Print Trends and Other Horror Stories

Line Graph 1The disappointing condition of the magazine and newspaper industry has become front page news in, of all paces, newspapers. This blog post summarizes a number of articles that I feel are pertinent to automotive publishers.

Local Newspaper’s Web Scramble…

With newspaper sales staffs on a web learning curve, ad sales have tended to focus on print. In 2007 web-only startups had 43.5% of the $8.5B local online ad market. Newspapers had just 33.4% in 2007, down from 44.1% in 2004 (Borrell Associates). Local newspapers have failed to convert Moms and Pops to the web leaving them with bigger accounts but fewer ad clients and therefore increased vulnerability:

Many newspapers also hurt themselves by simply plopping their papers online instead of creating new web sites that offered advertisers something they couldn’t get in print. Newspapers are tied too closely to defending their print products and have not seen the Internet as an innovative and competitive tool to go out and compete.

Online exchanges have grown like weeds by creating a more cost-effective opportunity for advertisers. A  double-whammy to newspapers: Loss of print advertising plus an inability to effectively attract and retain online advertisers.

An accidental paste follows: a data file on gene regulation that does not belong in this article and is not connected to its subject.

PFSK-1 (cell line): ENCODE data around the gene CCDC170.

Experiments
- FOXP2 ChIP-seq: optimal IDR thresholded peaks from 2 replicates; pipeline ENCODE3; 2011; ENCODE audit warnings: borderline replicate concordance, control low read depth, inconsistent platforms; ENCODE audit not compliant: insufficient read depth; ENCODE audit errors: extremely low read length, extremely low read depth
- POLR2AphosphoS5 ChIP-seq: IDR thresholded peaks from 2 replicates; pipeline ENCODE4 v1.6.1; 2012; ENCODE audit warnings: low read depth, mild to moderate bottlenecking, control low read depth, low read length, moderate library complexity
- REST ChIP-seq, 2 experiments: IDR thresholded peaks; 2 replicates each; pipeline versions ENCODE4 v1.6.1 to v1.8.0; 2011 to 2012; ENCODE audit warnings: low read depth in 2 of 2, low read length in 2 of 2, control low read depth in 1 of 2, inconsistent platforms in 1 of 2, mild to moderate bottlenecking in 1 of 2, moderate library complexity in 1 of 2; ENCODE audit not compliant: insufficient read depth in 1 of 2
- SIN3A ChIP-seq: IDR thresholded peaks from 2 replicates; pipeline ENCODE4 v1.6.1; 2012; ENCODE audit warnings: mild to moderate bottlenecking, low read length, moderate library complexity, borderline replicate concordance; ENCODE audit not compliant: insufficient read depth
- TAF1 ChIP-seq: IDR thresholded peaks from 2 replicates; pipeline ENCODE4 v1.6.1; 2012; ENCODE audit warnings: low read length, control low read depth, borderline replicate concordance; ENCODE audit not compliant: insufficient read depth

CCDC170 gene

How to Fix a Broken Newspaper…

Early leaders of the Journal’s online edition privately referred to it as “the paper killer.”

Thanks to rivalry between online and print departments, neither could deliver an optimal product. This reared its ugly head where the circ folks could not agree on how to combine offers for both print and online for fear of suppressing response.

A bigger problem was that newspapers sought to copy fairly closely on the web what they did in print, rather than offer new products taking full advantage of digitization. The most creative new products came mainly from enterprise with little connection to newspapers.

Cost cutting can only do so much and newspapers’ web initiatives, such as they are, have not yet filled the revenue void on the print side.

“It’s a Long Slow Sunset for Ink-on-Paper Magazines…… but sunsets can produce vast sums of money,” according to publishing executive Felix Dennis commenting in a recent issue of The Economist. (Dennis sold the US arm of his publishing firm for $240M.) This quick read provides yet another perspective on the struggle magazines face in re-purposing their content online in an engaging fashion to consumers. Bottom line: Think and implement creatively with online benefits unique to the medium.

It’s About Community, Stupid…Yes, I’m gonna beat a dead horse: The reader rules.Magazines and newspapers gain traction online when they make readers part of the plan. This article from Revenue magazine points to a number of successful implementations of community participation of editorial content resulting in significant spikes in web traffic. Author John Gartner, editor of Matter-Mag:

Publishing is no longer in the realm of the exalted few, and to ignore the potential of reader contributions is suicidal.

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